After [my] first interview, I had no contact or advice from [the company], regarding my employment; at all. As I have always been actively looking for work through agencies, I found a job, without help from [the company] or the Job Centre, as a temporary data entry administrator, ironically, to be placed at the main office of [the company]! I started working in early September, and three months after I began working within [the company’s] customer service department. I received a letter stating an appointment dated for November 2012 to which I was mandated to attend or risk losing my benefits. The issue here was that I had signed off my Jobseekers Allowance in August 2012 and I know for a fact that any changes or notifications of claimants on the Work Programme, the Jobcentre sends this information to the Providers.  

"[There are] forms that are used by the Work Programme Providers to validate participant’s information to the DWP in order to receive their payment for “succeeding in finding sustainable employment”. According to the statement in the DWP Guidance, I am fully within my rights to refuse the use of these forms, as I did. The main reason for my refusal was that [the company] did absolutely nothing to help me find any job, let alone my current one at the time in their own offices!  Apart from being underhanded, it is also unethical for them to claim any taxpayer’s money for something they didn’t do.

As he tells me: “They hounded me the moment they heard, so that they could claim payment for it. I knew they would, because I’d seen them do the same thing to everyone else while I was working there.”

Allegations of fraud have dogged the Work Programme ever since its inception. Consider the words of Stephen Lloyd MP, recently interviewed for Radio 4’s File on Four: “Some of the primes took the attachment fee and banked it. I’ve met 40-50 two year returners in the last few months and I’m hearing from too many they were either seen occasionally and a lot of them don’t feel they had the support.” A pretty staggering accusation to make of your own Government’s flagship policy.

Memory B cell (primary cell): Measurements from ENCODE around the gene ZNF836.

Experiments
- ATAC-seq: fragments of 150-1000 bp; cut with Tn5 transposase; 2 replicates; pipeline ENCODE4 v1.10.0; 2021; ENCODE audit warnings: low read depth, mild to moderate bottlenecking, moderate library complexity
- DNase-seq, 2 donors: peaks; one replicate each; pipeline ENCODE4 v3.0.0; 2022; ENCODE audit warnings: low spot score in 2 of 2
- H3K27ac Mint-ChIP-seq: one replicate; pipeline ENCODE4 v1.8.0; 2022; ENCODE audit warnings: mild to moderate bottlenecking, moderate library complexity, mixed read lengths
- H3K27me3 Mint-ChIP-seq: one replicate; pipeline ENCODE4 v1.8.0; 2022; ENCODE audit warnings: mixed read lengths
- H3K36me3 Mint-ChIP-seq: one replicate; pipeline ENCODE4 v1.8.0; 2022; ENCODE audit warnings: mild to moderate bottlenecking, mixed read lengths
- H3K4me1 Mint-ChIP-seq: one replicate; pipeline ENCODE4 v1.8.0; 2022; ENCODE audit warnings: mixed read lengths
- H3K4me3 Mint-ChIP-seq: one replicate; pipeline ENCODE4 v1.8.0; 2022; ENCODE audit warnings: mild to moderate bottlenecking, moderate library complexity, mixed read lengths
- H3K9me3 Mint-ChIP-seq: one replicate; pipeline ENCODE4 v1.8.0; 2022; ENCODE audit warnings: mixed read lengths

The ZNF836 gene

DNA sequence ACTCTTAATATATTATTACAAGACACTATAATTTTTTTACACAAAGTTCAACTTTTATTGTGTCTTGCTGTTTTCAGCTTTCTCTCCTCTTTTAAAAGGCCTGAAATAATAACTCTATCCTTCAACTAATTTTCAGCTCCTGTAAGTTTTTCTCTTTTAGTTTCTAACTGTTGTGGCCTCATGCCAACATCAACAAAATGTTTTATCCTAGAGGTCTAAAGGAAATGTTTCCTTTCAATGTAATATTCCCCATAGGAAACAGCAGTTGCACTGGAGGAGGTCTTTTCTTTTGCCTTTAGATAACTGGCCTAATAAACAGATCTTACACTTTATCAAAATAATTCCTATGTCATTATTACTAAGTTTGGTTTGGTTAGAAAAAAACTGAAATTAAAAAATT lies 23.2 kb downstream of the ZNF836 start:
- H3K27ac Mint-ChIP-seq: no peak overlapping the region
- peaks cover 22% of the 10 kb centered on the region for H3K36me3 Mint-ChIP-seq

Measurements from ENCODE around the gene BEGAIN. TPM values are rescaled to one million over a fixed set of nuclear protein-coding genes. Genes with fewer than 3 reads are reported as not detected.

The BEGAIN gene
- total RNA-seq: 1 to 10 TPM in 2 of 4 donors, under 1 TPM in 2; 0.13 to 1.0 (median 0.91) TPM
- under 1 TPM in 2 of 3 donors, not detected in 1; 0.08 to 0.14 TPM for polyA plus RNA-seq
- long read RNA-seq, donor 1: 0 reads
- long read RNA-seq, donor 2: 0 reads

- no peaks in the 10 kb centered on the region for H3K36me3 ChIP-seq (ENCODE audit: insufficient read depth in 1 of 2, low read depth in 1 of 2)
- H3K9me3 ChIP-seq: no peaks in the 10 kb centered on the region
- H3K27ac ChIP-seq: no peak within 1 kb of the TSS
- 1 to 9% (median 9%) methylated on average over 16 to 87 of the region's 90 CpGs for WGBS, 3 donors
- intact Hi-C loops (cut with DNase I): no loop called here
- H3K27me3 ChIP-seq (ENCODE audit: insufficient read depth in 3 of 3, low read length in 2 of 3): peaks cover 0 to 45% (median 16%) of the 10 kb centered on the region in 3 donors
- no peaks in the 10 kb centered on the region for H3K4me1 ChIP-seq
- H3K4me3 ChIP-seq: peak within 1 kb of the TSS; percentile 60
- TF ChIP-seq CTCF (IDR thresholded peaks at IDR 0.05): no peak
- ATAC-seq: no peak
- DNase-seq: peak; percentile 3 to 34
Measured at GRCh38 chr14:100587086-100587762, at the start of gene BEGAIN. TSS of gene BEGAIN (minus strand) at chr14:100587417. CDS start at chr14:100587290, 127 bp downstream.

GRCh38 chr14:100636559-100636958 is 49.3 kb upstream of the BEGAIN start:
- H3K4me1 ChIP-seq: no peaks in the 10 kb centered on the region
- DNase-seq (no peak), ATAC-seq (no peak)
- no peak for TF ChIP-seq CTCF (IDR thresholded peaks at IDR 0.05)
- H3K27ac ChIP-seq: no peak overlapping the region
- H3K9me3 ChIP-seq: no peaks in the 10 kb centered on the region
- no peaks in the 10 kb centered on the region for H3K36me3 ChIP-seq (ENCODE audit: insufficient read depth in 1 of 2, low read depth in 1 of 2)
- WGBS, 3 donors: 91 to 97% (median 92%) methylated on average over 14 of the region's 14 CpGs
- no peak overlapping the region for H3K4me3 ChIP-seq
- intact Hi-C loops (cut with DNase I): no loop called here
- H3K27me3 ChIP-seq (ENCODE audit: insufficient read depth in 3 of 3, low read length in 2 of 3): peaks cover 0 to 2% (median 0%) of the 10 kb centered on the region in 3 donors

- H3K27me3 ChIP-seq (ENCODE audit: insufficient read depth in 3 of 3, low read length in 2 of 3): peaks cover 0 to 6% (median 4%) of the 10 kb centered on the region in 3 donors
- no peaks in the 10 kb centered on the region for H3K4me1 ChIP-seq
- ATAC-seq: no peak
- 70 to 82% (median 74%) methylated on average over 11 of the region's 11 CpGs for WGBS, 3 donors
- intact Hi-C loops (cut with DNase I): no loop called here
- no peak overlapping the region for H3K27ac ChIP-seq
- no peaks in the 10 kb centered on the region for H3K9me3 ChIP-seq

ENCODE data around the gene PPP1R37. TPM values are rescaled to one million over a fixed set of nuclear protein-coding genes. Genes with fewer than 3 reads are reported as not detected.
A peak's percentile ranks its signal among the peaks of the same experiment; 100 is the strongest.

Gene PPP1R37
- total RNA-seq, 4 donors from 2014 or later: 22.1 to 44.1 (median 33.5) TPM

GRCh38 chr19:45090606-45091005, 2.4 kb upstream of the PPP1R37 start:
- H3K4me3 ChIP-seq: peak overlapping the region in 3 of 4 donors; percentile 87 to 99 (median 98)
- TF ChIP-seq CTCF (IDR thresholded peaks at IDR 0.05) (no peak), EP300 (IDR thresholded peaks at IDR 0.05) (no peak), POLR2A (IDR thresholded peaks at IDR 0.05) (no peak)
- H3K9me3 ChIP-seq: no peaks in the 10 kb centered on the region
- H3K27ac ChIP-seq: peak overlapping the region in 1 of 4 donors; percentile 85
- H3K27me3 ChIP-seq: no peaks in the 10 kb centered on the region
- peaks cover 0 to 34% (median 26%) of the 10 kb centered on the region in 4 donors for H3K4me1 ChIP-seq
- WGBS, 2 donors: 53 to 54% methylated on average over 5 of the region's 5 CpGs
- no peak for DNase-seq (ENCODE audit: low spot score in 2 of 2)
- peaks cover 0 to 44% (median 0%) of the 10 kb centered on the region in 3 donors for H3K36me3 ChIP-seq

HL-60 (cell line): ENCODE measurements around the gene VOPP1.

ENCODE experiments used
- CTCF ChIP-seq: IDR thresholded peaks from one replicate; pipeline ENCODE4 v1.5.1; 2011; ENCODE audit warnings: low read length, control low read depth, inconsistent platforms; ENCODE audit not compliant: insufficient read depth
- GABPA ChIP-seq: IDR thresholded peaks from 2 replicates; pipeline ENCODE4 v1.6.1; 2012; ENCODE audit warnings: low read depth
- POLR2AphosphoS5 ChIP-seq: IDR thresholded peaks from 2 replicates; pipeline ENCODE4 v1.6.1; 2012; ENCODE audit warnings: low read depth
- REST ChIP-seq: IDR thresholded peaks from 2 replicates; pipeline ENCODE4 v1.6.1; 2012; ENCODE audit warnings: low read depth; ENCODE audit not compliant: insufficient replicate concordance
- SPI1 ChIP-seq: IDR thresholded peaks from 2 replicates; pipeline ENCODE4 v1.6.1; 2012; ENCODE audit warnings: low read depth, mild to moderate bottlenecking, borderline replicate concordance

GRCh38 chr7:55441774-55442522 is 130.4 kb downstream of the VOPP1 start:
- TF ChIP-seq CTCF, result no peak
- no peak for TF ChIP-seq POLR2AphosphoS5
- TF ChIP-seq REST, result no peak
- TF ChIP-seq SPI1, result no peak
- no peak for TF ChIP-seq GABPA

And while its performance has improved, Alastair Grimes of the think-tank Rocket Science told the same programme: “The long term unemployed are where they normally are - moving further back in the queue because more people are coming into the queue who are better qualified.”

In response to this, a DWP spokesman tells me:

Since the Work Programme began in 2011 we have seen a significant improvement in performance and we are committed to making sure providers continue to improve the service they give to jobseekers. It is also designed to give taxpayers a good deal - providers get paid on the results they achieve, so it’s in everyone’s interest to help as many people into work as possible.

Over 168,000 jobseekers have escaped long term unemployment and found lasting work – normally at least six months - thanks to the Work Programme. Performance on the WP has improved significantly - by the end of June 2012, 24,000 people had spent at least six months in work (3 months for the hardest to help). By the end of June 2013, this had risen to 168,000.

However, there's also the little-reported news that Deloitte, a corporate finance and consultancy firm, has decided to sell its 50 per cent share in Ingeus, one of the scheme’s Primes. According to Richard Johnson, a parliamentary consultant to the Work and Pensions Committee, some of the companies that bid for contracts offered discounts of 30% and more on the DWP’s suggested price.  Those discounts take effect next financial year at the same time as the government is withdrawing up-front referral fees, leaving companies paid by results alone. If they can’t renegotiate their contracts, they’ll have to make cuts at the front line. There are already concerns over the number of clients on each advisors’ caseloads - with figures of up to 200 being cited in some cases.

Esther McVey has denied companies are losing confidence in the programme, telling Radio 4: "Usually when a business sells its business it would be at the peak rather than at the bottom - especially a company like Deloitte."

But the whispers of mismanagement continue, and they encompass so many other policies. From a personal view: not a week goes by without people asking me to cover a case relating to some aspect of Duncan Smith’s department. Last week it was the blind boy whose father took him to Downing Street in a bid to prove he can’t work and the woman with terminal cancer whose disability living allowance was stopped. There are, bluntly, too many stories for journalists to cover. Of course, it's in the nature of bureaucracies to generate such cases: we've had no cumulative impact assessment so it's impossible to quantify the overall effect of his policies. What we can say is that such cases are no cause for celebration.

Welfare Secretary Iain Duncan Smith. Photo: Getty

Alan White's work has appeared in the Observer, Times, Private Eye, The National and the TLS. As John Heale, he is the author of One Blood: Inside Britain's Gang Culture.

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In the 1980s, I went to a rally where Labour Party speakers shared the stage with men in balaclavas

The links between the Labour left and Irish republicanism are worth investigating.